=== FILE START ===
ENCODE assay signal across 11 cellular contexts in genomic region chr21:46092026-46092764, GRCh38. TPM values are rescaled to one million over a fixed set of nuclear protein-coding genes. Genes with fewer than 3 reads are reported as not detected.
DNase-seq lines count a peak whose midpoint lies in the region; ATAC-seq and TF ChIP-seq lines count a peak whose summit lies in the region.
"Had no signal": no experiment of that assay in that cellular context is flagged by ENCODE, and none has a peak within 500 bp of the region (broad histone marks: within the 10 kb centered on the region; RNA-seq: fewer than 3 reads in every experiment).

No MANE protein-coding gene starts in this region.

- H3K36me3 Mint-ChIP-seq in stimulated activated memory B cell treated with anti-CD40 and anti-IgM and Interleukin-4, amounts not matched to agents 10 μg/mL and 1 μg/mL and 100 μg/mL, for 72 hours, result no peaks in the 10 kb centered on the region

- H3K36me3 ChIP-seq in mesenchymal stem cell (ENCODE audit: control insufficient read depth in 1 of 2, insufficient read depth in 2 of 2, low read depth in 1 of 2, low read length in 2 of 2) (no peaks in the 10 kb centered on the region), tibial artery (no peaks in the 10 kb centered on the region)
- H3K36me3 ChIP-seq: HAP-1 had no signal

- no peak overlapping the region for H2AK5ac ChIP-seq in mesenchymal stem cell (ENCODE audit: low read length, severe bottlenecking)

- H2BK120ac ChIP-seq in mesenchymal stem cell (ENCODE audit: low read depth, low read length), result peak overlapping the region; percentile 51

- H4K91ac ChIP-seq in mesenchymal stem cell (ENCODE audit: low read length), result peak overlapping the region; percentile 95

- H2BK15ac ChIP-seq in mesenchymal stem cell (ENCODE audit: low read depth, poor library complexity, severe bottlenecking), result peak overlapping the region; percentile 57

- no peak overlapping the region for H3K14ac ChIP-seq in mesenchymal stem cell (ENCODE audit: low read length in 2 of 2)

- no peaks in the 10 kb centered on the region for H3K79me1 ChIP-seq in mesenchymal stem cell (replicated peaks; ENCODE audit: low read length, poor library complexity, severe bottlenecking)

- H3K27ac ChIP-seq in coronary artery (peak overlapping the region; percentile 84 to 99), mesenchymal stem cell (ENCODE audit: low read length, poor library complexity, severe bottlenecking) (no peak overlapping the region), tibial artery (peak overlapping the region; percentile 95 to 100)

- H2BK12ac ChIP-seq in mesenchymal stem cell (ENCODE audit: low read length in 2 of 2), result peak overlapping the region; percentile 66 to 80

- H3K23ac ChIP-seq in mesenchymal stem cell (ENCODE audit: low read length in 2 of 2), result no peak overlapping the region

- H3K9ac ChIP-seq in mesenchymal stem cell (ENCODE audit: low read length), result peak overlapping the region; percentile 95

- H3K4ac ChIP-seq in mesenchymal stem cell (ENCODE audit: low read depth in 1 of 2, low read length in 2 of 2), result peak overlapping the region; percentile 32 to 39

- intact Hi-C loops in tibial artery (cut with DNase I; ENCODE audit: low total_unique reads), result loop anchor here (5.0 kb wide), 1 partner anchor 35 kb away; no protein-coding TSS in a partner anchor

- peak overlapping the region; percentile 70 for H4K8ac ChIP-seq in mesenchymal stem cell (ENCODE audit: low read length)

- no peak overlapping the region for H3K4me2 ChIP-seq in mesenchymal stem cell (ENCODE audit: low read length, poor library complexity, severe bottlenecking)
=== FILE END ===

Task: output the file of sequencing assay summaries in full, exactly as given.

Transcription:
ENCODE assay signal across 11 cellular contexts in genomic region chr21:46092026-46092764, GRCh38. TPM values are rescaled to one million over a fixed set of nuclear protein-coding genes. Genes with fewer than 3 reads are reported as not detected.
DNase-seq lines count a peak whose midpoint lies in the region; ATAC-seq and TF ChIP-seq lines count a peak whose summit lies in the region.
"Had no signal": no experiment of that assay in that cellular context is flagged by ENCODE, and none has a peak within 500 bp of the region (broad histone marks: within the 10 kb centered on the region; RNA-seq: fewer than 3 reads in every experiment).

No MANE protein-coding gene starts in this region.

- H3K36me3 Mint-ChIP-seq in stimulated activated memory B cell treated with anti-CD40 and anti-IgM and Interleukin-4, amounts not matched to agents 10 μg/mL and 1 μg/mL and 100 μg/mL, for 72 hours, result no peaks in the 10 kb centered on the region

- H3K36me3 ChIP-seq in mesenchymal stem cell (ENCODE audit: control insufficient read depth in 1 of 2, insufficient read depth in 2 of 2, low read depth in 1 of 2, low read length in 2 of 2) (no peaks in the 10 kb centered on the region), tibial artery (no peaks in the 10 kb centered on the region)
- H3K36me3 ChIP-seq: HAP-1 had no signal

- no peak overlapping the region for H2AK5ac ChIP-seq in mesenchymal stem cell (ENCODE audit: low read length, severe bottlenecking)

- H2BK120ac ChIP-seq in mesenchymal stem cell (ENCODE audit: low read depth, low read length), result peak overlapping the region; percentile 51

- H4K91ac ChIP-seq in mesenchymal stem cell (ENCODE audit: low read length), result peak overlapping the region; percentile 95

- H2BK15ac ChIP-seq in mesenchymal stem cell (ENCODE audit: low read depth, poor library complexity, severe bottlenecking), result peak overlapping the region; percentile 57

- no peak overlapping the region for H3K14ac ChIP-seq in mesenchymal stem cell (ENCODE audit: low read length in 2 of 2)

- no peaks in the 10 kb centered on the region for H3K79me1 ChIP-seq in mesenchymal stem cell (replicated peaks; ENCODE audit: low read length, poor library complexity, severe bottlenecking)

- H3K27ac ChIP-seq in coronary artery (peak overlapping the region; percentile 84 to 99), mesenchymal stem cell (ENCODE audit: low read length, poor library complexity, severe bottlenecking) (no peak overlapping the region), tibial artery (peak overlapping the region; percentile 95 to 100)

- H2BK12ac ChIP-seq in mesenchymal stem cell (ENCODE audit: low read length in 2 of 2), result peak overlapping the region; percentile 66 to 80

- H3K23ac ChIP-seq in mesenchymal stem cell (ENCODE audit: low read length in 2 of 2), result no peak overlapping the region

- H3K9ac ChIP-seq in mesenchymal stem cell (ENCODE audit: low read length), result peak overlapping the region; percentile 95

- H3K4ac ChIP-seq in mesenchymal stem cell (ENCODE audit: low read depth in 1 of 2, low read length in 2 of 2), result peak overlapping the region; percentile 32 to 39

- intact Hi-C loops in tibial artery (cut with DNase I; ENCODE audit: low total_unique reads), result loop anchor here (5.0 kb wide), 1 partner anchor 35 kb away; no protein-coding TSS in a partner anchor

- peak overlapping the region; percentile 70 for H4K8ac ChIP-seq in mesenchymal stem cell (ENCODE audit: low read length)

- no peak overlapping the region for H3K4me2 ChIP-seq in mesenchymal stem cell (ENCODE audit: low read length, poor library complexity, severe bottlenecking)